On the afternoon of Saturday, 22 January in a ceremony in San Salvador at which the Salvadoran Cardinal Gregorio Rosa Chavez will preside, Rutilio Grande SJ will be beatified together with his two lay companions, Manuel Solorzano and Nelson Lemus.
In the same liturgy, which will take place in the capital’s Salvador del Mundo Square, Cosme Spessotto OFM, an Italian missionary priest murdered in El Salvador in June 1980, will also be beatified.
All four were killed out of ‘hatred of the faith’ and thus were declared martyrs of the Church by Pope Francis two years ago. The COVID pandemic has unsurprisingly caused a major delay to the beatifications.
The Beatification ceremony is due to be broadcast live on https://tvcaelsalvador.org/ - we do not currently have an exact link. Other options at the bottom of this article.
Fr Rutilio Grande SJ
Rutilio was assassinated on 12 March 1977 together with his sacristan, Manuel Solorzano, and young assistant Nelson Lemus (who had recently turned 15). They were shot by a death squad as they drove from Aguilares to celebrate Mass in the village of El Paisnal.
The killings occurred less than three weeks after Oscar Romero was named Archbishop of San Salvador. As a Jesuit priest Rutilio had served, ten years earlier, on the staff of the seminary in San Salvador where Oscar Romero came to live - and they became friends. In the photo on the right, taken at Romero's episcopal ordination, Rutilio can be seen as MS on the right handside.
Standing with the campesinos
Rutilio took charge of the rural parish of Aguilares in 1972. It was at the epicentre of growing tension and social conflict where landless peasants worked as exploited day labourers on the vast sugar cane plantations of wealthy landowners. Rutilio, with a team of young Jesuits, promoted programmes of conscientisation in the manner of Paulo Freire and established a remarkable network of small Christian communities following the directives from the Medellín Conference of Latin American Bishops.
Rutilio preached and spoke with passion and clarity about the injustices suffered by the rural population and he stood with them as they organised to seek land reform and social development. Pastoral accompaniment was their basic approach. They sought to serve rather than be served. But the landowners came to see Rutilio’s pastoral programmes as a great threat to their interests.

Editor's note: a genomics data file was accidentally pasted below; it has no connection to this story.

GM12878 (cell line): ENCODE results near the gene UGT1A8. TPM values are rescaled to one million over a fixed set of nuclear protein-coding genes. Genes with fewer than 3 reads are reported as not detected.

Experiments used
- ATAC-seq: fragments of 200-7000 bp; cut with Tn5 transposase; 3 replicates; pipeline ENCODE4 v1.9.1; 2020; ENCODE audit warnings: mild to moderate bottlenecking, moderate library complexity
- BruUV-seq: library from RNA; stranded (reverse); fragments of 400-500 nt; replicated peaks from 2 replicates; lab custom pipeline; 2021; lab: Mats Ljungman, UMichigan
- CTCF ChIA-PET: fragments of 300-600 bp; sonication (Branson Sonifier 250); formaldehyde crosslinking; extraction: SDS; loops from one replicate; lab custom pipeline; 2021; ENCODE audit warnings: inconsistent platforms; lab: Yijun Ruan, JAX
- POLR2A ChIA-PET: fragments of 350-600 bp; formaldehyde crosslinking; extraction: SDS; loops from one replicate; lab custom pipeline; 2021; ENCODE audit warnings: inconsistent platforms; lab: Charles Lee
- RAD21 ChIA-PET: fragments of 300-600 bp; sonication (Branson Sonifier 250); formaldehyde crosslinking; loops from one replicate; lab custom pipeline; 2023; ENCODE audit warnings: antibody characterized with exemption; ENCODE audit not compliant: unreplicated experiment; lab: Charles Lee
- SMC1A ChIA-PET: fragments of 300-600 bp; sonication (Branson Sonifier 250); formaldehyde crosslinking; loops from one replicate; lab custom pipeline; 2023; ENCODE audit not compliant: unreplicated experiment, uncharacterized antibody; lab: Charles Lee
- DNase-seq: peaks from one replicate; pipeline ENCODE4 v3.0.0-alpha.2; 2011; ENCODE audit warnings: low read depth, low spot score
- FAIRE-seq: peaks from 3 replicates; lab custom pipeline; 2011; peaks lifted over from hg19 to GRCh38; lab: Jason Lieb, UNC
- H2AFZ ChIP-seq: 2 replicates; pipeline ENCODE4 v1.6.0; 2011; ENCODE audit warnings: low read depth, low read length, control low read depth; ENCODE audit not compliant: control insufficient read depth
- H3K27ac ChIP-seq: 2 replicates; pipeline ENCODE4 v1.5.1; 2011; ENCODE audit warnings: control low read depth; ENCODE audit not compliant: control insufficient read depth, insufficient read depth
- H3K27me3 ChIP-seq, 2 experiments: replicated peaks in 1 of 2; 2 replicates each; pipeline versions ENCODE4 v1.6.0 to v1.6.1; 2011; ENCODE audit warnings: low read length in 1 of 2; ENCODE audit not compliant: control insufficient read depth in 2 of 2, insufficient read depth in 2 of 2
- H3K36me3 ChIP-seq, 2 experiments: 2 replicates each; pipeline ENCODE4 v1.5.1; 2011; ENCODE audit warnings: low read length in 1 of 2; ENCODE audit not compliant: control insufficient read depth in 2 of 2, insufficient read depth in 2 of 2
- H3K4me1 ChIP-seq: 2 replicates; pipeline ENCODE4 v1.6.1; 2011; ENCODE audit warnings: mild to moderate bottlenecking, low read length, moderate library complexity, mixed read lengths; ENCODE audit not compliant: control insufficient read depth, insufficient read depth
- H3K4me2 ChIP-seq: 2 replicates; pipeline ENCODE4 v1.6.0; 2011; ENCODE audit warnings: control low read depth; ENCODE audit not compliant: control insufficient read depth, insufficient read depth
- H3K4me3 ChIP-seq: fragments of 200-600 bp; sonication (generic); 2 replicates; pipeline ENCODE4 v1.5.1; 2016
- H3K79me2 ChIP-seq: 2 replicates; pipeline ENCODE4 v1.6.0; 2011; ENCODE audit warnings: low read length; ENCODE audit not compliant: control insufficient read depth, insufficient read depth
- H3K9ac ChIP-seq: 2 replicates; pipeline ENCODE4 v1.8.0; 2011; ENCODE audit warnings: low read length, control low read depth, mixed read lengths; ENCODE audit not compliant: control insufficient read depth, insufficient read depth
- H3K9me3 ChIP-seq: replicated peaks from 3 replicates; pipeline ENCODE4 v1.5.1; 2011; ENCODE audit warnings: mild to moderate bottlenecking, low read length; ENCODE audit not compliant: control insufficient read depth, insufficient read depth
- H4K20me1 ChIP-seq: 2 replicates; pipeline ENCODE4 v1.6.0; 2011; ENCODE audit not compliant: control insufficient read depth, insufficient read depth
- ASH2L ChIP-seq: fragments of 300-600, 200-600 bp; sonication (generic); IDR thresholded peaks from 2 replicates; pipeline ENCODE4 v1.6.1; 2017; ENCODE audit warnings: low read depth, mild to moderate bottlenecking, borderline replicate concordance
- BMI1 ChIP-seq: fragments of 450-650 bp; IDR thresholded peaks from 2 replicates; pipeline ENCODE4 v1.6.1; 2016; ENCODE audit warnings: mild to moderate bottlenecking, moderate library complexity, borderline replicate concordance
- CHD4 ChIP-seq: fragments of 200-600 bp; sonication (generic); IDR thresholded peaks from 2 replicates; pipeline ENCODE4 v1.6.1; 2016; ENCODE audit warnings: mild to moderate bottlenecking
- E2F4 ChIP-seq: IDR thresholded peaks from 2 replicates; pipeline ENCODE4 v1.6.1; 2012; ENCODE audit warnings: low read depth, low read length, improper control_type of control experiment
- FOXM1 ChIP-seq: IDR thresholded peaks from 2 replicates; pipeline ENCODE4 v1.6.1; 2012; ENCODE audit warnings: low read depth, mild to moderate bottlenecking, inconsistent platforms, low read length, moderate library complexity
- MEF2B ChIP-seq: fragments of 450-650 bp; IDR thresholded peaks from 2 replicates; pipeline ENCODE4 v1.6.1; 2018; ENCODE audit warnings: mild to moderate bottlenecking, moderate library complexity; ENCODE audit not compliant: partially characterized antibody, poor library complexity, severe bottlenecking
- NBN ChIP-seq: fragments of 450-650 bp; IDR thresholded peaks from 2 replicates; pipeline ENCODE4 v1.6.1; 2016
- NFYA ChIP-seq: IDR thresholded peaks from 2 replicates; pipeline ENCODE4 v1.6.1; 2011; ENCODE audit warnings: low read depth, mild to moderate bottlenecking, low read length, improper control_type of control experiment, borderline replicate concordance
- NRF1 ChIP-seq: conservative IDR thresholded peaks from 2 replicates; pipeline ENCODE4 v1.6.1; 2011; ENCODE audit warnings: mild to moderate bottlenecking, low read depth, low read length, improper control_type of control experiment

Rutilio's martyrdom and Archbishop Romero
The killing of this Salvadoran priest was a huge shock, but especially to Rutilio’s friend Archbishop Romero. Romero determined to follow the same path, taking the side of the poor and exploited, that Rutilio had pioneered - and it put Romero on the road to his own Calvary three years later.
More about the martyrs
There are excellent articles, lectures, sermons and books recounting Rutilio’s story in detail from various angles. Here are links to a few of them.
The most recent article is by Ana María Pineda, a member of the Sisters of Mercy. She is a native of El Salvador and a distant relative of Rutilio Grande. She is an associate professor of religious studies at Santa Clara University, in California. Her latest book, Rutilio Grande, Memory and Legacy of a Jesuit Martyr, is published this month. Her article appears on America magazine’s site and can be accessed HERE.
This week also sees an article by the German theologian, Martin Maier SJ, which can be found on The Tablet website HERE.
In 2016 Rodolfo Cardenal SJ, the principal biographer of Rutilio Grande, delivered the Archbishop Romero Lecture here in Britain. It was entitled ‘Rutilio, Romero and Pope Francis’. The text can be accessed HERE and a recording of his lecture at the Centre for Catholic Studies at Durham University in Durham can be viewed below.
Last April, Julian Filochowski, gave a homily at St Martin-in-the-Fields Church in London entitled ‘Rutilio and Romero – Martyrs for Our Time’ and it can be read HERE and viewed below.
The Trust has recently been given a brief reflection by Anibal Meza, a Jesuit priest who is from Aguilares and who worked as a literacy coordinator with Rutilio Grande. Entitled ‘Remembering Fr Rutilio Grande and the Parish of Aguilares’, you can read it HERE.
Much earlier, back in 2005, the late Dean Brackley SJ wrote and spoke about Rutilio for a North American audience. Dean is always worth reading. Click HERE to read his text.
With these latest Salvadoran martyrs recognised, and hundreds of others killed for their pastoral work as catechists and Delegates of the Word, Dean Brackley offers us a most apt comment:
“El Salvador exports not only coffee but also faith.